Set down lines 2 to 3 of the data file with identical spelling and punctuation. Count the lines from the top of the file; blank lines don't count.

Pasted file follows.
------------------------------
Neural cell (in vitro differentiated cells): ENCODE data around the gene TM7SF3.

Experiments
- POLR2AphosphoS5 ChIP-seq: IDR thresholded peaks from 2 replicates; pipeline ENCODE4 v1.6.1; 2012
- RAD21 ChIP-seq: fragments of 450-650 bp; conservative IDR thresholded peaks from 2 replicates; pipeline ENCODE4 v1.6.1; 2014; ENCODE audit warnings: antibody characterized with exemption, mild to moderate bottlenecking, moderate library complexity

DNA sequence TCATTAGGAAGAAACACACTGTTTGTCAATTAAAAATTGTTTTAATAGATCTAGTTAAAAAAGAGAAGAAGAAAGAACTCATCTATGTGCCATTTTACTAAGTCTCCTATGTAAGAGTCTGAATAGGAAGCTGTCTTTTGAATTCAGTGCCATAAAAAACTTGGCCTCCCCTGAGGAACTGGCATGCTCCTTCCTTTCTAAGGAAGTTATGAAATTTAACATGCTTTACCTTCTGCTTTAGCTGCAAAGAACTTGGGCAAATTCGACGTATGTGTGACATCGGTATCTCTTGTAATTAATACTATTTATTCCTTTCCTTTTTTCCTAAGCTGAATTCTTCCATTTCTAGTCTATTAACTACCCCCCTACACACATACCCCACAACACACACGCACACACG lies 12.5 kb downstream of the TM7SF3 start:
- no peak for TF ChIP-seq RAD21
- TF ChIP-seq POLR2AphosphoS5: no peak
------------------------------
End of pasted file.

Experiments
- POLR2AphosphoS5 ChIP-seq: IDR thresholded peaks from 2 replicates; pipeline ENCODE4 v1.6.1; 2012